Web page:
An Indian Country Today article described the 6th Annual American Indian Business Expo conducted by the Denver-based Rocky Mountain Indian Chamber of Commerce April 12 – 13.
The promises and pitfalls of small business and the complex paths to success were described by Colorado Natives R. Carol Harvey, Navajo, executive secretary of the Colorado Commission of Indian Affairs, and Ernest House Jr., Ute Mountain Ute, former CCIA executive secretary and now director of government affairs for the Colorado Springs Chamber of Commerce.
They recommended that tribal nations could make it mandatory for their 18-year-olds to have small business training before they receive their per capita checks so they would have something to build on.
It is important for Native business leaders to have a “wide panoply of information,” in part because Indian businesses that operate in Indian country have different licensing, taxation, and employment and labor laws, she said.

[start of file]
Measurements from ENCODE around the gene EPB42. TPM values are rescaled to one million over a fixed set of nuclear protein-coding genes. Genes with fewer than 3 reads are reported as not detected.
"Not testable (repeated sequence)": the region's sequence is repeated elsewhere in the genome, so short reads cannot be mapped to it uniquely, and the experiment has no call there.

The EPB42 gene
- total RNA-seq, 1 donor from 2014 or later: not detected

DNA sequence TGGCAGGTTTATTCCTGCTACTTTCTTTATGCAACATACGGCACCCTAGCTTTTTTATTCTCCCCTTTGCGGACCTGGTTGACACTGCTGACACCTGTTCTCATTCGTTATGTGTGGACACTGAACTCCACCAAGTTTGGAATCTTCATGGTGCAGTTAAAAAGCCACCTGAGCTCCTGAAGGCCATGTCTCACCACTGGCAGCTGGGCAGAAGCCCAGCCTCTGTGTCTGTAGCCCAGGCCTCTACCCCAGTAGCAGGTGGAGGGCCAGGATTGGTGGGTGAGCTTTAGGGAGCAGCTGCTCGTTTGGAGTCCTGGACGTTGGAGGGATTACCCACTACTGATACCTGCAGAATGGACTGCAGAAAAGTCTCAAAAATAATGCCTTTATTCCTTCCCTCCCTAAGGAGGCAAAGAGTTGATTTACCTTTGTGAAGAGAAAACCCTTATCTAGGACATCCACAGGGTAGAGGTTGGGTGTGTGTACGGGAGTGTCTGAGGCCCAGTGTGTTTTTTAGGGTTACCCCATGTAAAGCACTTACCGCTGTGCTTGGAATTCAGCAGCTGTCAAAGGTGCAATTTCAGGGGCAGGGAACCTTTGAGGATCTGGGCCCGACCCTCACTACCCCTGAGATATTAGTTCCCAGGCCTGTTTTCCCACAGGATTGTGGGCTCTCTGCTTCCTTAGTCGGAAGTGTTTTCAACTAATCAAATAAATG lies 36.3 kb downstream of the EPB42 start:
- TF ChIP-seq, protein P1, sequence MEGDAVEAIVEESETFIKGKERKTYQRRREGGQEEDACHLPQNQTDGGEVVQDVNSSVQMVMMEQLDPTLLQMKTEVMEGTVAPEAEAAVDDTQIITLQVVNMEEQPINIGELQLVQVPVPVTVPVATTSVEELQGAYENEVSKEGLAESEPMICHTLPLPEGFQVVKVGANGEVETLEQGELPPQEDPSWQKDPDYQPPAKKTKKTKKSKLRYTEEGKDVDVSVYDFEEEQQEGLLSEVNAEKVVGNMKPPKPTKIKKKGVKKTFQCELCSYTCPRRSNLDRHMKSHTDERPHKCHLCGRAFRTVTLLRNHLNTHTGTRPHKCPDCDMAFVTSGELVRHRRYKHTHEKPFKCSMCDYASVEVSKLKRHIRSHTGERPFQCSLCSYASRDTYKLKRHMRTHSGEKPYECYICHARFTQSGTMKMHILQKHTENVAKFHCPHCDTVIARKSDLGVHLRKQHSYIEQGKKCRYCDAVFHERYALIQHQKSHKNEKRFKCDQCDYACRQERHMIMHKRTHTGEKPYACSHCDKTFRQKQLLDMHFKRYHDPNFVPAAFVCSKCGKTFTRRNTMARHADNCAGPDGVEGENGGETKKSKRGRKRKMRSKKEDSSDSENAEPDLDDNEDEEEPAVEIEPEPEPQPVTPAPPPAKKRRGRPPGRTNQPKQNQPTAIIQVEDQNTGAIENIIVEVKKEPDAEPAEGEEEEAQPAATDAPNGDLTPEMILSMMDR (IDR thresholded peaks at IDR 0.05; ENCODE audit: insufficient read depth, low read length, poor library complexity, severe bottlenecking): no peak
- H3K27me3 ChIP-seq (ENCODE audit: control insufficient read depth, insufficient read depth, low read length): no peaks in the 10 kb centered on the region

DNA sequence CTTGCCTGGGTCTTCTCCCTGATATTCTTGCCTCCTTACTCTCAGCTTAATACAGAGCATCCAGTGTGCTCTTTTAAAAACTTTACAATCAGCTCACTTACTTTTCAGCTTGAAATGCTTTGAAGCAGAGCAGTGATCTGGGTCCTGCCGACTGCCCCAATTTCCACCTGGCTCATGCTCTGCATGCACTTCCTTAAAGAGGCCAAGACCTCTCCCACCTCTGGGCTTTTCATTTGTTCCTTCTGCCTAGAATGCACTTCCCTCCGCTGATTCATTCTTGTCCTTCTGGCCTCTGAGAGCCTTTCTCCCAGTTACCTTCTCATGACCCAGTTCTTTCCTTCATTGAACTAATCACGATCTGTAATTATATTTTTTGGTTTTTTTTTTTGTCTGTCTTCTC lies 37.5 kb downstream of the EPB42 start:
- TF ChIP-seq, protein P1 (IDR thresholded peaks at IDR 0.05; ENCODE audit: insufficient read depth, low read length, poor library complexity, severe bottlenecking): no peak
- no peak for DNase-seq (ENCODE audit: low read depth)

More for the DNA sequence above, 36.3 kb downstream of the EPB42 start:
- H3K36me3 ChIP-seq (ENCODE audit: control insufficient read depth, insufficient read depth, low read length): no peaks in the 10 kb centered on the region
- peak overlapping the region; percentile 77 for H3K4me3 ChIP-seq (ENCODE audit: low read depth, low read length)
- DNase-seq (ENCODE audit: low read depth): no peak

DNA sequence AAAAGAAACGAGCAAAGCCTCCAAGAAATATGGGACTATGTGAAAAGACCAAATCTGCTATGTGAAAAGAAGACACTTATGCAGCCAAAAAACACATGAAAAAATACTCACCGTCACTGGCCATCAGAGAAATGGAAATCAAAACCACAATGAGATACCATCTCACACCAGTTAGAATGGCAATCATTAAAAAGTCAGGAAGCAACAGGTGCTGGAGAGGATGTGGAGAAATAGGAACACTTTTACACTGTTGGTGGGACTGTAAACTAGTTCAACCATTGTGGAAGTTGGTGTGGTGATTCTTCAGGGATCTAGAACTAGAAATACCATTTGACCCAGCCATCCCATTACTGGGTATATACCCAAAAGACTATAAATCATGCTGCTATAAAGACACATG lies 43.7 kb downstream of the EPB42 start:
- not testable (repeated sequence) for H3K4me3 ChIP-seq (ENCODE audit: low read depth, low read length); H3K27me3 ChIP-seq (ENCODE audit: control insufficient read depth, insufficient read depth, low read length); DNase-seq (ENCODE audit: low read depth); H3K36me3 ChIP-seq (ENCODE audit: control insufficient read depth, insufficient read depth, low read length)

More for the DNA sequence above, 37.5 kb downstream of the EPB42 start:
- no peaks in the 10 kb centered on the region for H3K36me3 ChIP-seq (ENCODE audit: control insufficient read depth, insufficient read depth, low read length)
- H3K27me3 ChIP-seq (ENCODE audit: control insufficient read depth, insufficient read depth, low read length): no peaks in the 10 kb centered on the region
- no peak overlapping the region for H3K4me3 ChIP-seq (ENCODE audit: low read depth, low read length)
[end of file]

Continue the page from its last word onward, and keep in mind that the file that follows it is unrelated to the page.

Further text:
Harvey said five percent of federal prime contracts are to be set aside for 8(a) small businesses, which include those owned by Native and tribal entities; three percent are for businesses in HUBZone (Historically Underutilized Business Zone) areas, including Indian reservations; three percent are for service-disabled, veteran-owned small businesses, and five percent are to go to woman-owned small businesses, although certain parts of that program are not in place at present. The programs are not mutually exclusive.